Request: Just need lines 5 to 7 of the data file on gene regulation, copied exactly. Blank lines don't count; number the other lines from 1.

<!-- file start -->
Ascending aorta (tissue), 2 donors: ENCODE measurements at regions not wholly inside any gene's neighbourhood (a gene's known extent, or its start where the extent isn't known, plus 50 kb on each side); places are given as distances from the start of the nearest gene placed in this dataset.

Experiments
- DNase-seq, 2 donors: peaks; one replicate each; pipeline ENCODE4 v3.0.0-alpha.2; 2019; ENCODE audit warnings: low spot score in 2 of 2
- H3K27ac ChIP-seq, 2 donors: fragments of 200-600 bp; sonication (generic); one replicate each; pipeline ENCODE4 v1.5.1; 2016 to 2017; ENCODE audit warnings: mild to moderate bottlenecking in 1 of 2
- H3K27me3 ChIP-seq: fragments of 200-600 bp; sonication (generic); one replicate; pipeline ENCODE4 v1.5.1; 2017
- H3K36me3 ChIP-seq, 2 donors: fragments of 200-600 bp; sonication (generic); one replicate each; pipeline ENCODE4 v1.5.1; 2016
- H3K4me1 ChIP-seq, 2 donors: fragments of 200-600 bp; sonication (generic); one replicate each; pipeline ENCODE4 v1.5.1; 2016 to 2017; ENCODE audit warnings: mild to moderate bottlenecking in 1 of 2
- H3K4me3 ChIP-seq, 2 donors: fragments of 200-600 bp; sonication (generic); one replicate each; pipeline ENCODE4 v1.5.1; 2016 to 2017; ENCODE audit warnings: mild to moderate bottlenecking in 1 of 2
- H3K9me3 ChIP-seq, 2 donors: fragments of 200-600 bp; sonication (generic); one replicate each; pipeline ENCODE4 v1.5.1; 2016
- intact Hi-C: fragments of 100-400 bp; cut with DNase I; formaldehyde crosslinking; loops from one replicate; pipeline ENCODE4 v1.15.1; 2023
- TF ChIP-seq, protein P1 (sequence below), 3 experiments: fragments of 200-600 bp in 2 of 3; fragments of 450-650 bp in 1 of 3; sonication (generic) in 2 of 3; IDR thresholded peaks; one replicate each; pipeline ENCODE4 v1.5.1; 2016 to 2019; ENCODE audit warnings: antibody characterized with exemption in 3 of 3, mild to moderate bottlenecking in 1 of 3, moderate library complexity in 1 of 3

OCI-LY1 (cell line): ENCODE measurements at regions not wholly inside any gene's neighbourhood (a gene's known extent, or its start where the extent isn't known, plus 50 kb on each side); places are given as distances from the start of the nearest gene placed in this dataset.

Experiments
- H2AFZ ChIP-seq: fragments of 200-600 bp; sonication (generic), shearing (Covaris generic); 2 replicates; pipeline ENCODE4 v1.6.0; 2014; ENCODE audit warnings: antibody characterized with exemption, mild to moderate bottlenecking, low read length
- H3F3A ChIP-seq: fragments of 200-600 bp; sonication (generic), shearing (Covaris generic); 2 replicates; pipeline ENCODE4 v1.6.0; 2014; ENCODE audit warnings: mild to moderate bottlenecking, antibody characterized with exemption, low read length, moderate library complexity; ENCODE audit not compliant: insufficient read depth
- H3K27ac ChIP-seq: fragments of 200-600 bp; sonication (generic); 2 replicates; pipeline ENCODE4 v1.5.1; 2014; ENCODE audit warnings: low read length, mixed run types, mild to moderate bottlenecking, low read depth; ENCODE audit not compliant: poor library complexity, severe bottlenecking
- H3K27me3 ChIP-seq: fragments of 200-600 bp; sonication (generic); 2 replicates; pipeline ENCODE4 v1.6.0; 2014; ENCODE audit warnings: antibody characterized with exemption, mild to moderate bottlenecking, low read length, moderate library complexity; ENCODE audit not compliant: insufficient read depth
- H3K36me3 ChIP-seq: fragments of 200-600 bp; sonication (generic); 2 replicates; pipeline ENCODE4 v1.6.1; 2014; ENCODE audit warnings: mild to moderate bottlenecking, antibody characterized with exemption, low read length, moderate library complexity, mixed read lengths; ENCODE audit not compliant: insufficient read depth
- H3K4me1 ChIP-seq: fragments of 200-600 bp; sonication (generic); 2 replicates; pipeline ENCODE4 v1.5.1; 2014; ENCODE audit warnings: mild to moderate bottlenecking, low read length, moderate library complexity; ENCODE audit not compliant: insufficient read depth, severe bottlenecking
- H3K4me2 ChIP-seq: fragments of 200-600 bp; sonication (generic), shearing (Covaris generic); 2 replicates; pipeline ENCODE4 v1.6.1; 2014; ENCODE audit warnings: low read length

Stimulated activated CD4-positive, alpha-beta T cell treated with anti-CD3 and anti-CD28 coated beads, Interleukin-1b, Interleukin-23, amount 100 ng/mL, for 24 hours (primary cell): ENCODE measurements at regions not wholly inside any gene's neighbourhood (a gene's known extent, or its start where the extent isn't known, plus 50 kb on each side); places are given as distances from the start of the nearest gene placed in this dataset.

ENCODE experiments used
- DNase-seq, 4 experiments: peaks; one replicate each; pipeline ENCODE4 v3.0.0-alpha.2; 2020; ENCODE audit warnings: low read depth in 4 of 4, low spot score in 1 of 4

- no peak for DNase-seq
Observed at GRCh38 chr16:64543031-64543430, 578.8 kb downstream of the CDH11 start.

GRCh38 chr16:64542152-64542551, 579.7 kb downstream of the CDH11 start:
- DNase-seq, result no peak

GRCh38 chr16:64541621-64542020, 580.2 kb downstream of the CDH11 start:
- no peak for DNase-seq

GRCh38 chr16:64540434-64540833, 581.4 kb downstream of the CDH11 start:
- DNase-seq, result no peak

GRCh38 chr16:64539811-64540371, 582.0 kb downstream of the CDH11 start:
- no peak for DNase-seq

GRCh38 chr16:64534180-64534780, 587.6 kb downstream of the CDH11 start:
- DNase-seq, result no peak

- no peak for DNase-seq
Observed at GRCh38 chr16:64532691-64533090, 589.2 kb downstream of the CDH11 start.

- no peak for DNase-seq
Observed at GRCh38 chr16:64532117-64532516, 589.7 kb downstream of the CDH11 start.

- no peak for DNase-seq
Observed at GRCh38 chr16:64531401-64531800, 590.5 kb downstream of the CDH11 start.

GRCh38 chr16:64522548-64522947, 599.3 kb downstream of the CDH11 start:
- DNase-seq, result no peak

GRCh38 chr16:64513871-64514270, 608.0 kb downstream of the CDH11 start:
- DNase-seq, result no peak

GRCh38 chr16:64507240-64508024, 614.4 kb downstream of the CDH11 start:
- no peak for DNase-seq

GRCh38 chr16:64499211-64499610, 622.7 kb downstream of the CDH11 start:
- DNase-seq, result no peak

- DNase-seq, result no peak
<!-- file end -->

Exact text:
- H3K27me3 ChIP-seq: fragments of 200-600 bp; sonication (generic); one replicate; pipeline ENCODE4 v1.5.1; 2017
- H3K36me3 ChIP-seq, 2 donors: fragments of 200-600 bp; sonication (generic); one replicate each; pipeline ENCODE4 v1.5.1; 2016
- H3K4me1 ChIP-seq, 2 donors: fragments of 200-600 bp; sonication (generic); one replicate each; pipeline ENCODE4 v1.5.1; 2016 to 2017; ENCODE audit warnings: mild to moderate bottlenecking in 1 of 2